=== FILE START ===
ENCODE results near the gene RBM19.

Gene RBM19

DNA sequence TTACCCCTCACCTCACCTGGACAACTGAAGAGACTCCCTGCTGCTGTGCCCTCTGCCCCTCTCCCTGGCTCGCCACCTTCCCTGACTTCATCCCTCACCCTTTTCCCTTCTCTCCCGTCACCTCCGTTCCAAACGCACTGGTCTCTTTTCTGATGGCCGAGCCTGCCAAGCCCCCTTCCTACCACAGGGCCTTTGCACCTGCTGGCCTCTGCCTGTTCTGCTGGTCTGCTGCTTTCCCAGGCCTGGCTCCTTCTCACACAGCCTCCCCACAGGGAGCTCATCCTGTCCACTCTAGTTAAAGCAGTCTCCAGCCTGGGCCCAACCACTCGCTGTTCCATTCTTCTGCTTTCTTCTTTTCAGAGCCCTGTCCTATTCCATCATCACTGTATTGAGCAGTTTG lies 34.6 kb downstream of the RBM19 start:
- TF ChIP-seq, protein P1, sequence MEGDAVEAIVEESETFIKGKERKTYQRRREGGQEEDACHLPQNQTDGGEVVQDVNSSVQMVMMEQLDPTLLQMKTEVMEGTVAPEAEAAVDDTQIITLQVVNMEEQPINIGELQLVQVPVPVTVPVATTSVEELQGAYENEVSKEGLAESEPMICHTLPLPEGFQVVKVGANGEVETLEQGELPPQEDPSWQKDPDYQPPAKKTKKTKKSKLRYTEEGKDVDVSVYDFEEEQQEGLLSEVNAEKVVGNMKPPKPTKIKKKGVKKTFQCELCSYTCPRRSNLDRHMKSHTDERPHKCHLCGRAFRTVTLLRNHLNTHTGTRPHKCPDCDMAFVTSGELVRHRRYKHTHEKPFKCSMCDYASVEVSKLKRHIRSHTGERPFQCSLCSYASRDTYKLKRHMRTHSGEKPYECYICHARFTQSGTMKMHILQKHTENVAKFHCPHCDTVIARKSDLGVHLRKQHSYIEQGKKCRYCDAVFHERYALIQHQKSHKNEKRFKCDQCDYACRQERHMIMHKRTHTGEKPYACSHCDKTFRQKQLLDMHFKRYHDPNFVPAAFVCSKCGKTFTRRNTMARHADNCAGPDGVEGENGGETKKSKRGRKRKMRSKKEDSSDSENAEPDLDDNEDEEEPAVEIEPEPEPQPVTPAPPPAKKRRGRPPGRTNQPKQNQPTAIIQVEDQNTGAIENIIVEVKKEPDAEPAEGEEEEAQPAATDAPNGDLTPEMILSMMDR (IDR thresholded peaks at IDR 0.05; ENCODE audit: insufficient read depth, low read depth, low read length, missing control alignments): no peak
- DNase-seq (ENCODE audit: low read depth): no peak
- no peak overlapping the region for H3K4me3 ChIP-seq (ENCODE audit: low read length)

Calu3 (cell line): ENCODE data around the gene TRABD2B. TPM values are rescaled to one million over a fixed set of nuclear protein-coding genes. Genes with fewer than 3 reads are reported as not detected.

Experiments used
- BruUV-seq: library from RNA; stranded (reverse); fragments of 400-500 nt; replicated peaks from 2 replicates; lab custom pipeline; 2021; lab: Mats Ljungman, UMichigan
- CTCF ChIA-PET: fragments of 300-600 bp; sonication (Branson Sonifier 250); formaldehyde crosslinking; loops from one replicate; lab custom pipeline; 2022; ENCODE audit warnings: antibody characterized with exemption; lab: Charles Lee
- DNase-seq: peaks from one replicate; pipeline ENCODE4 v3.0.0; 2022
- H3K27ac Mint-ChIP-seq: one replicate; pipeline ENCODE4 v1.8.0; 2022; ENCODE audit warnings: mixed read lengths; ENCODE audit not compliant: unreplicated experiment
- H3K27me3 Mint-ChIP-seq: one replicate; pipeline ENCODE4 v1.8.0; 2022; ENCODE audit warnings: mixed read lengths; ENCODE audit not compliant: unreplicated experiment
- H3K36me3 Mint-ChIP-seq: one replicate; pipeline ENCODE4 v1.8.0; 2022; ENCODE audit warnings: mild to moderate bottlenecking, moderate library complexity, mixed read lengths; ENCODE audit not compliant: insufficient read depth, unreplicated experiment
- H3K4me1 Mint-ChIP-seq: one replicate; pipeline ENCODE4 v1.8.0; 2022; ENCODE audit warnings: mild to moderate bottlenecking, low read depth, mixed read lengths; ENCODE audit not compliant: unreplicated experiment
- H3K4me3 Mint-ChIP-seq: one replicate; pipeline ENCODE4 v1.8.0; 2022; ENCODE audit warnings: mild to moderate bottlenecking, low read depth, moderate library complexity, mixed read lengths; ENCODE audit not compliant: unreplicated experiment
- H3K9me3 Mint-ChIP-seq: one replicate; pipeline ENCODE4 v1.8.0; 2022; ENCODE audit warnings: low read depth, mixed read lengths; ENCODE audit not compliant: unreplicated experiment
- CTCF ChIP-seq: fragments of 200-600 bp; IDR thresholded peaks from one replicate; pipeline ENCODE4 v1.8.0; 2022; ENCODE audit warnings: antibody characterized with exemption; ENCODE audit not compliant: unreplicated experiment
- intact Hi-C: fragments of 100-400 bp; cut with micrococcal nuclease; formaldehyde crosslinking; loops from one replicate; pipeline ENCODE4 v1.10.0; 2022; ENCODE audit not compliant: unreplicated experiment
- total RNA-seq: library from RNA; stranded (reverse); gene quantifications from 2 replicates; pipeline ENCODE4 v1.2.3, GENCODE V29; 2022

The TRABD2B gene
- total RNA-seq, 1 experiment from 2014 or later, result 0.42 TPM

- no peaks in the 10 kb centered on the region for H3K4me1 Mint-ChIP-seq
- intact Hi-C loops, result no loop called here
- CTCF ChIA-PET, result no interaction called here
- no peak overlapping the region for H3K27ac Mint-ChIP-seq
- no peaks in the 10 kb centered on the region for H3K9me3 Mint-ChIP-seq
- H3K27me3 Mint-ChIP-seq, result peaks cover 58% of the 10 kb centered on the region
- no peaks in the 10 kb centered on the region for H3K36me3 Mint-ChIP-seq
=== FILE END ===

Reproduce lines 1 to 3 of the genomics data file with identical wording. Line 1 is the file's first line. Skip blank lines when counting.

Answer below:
ENCODE results near the gene RBM19.

Gene RBM19

DNA sequence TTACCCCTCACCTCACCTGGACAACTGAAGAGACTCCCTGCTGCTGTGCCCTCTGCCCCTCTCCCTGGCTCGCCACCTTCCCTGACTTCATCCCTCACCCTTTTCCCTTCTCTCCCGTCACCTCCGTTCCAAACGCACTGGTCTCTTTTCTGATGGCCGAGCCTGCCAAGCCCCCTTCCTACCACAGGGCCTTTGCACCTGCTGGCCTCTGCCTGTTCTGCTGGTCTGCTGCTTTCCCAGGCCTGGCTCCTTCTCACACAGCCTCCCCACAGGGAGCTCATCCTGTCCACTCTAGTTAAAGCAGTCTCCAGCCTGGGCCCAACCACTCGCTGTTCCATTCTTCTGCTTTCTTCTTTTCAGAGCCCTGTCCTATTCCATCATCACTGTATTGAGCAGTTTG lies 34.6 kb downstream of the RBM19 start: